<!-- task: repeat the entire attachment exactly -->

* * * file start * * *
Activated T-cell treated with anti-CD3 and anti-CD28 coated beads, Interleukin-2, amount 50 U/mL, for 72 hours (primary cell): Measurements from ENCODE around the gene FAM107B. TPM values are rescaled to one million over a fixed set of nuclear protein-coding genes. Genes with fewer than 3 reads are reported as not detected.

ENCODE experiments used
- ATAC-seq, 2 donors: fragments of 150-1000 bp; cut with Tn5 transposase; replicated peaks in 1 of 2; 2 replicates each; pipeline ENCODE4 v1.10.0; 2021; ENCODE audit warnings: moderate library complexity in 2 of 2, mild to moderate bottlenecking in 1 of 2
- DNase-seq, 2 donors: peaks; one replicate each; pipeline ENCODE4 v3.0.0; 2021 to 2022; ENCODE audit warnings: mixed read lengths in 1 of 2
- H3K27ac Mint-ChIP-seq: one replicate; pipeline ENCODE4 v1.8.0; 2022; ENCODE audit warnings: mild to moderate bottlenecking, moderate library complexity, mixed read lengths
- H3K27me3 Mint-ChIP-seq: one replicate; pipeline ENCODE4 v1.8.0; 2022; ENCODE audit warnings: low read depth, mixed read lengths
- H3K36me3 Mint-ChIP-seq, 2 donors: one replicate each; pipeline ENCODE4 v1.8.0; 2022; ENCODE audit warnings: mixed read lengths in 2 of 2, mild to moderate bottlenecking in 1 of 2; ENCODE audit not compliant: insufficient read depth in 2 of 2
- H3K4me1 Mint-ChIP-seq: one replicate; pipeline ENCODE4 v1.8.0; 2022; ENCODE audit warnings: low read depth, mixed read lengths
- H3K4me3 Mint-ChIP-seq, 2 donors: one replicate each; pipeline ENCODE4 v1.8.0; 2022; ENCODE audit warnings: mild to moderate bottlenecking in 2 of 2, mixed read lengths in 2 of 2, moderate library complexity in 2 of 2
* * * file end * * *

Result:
Activated T-cell treated with anti-CD3 and anti-CD28 coated beads, Interleukin-2, amount 50 U/mL, for 72 hours (primary cell): Measurements from ENCODE around the gene FAM107B. TPM values are rescaled to one million over a fixed set of nuclear protein-coding genes. Genes with fewer than 3 reads are reported as not detected.

ENCODE experiments used
- ATAC-seq, 2 donors: fragments of 150-1000 bp; cut with Tn5 transposase; replicated peaks in 1 of 2; 2 replicates each; pipeline ENCODE4 v1.10.0; 2021; ENCODE audit warnings: moderate library complexity in 2 of 2, mild to moderate bottlenecking in 1 of 2
- DNase-seq, 2 donors: peaks; one replicate each; pipeline ENCODE4 v3.0.0; 2021 to 2022; ENCODE audit warnings: mixed read lengths in 1 of 2
- H3K27ac Mint-ChIP-seq: one replicate; pipeline ENCODE4 v1.8.0; 2022; ENCODE audit warnings: mild to moderate bottlenecking, moderate library complexity, mixed read lengths
- H3K27me3 Mint-ChIP-seq: one replicate; pipeline ENCODE4 v1.8.0; 2022; ENCODE audit warnings: low read depth, mixed read lengths
- H3K36me3 Mint-ChIP-seq, 2 donors: one replicate each; pipeline ENCODE4 v1.8.0; 2022; ENCODE audit warnings: mixed read lengths in 2 of 2, mild to moderate bottlenecking in 1 of 2; ENCODE audit not compliant: insufficient read depth in 2 of 2
- H3K4me1 Mint-ChIP-seq: one replicate; pipeline ENCODE4 v1.8.0; 2022; ENCODE audit warnings: low read depth, mixed read lengths
- H3K4me3 Mint-ChIP-seq, 2 donors: one replicate each; pipeline ENCODE4 v1.8.0; 2022; ENCODE audit warnings: mild to moderate bottlenecking in 2 of 2, mixed read lengths in 2 of 2, moderate library complexity in 2 of 2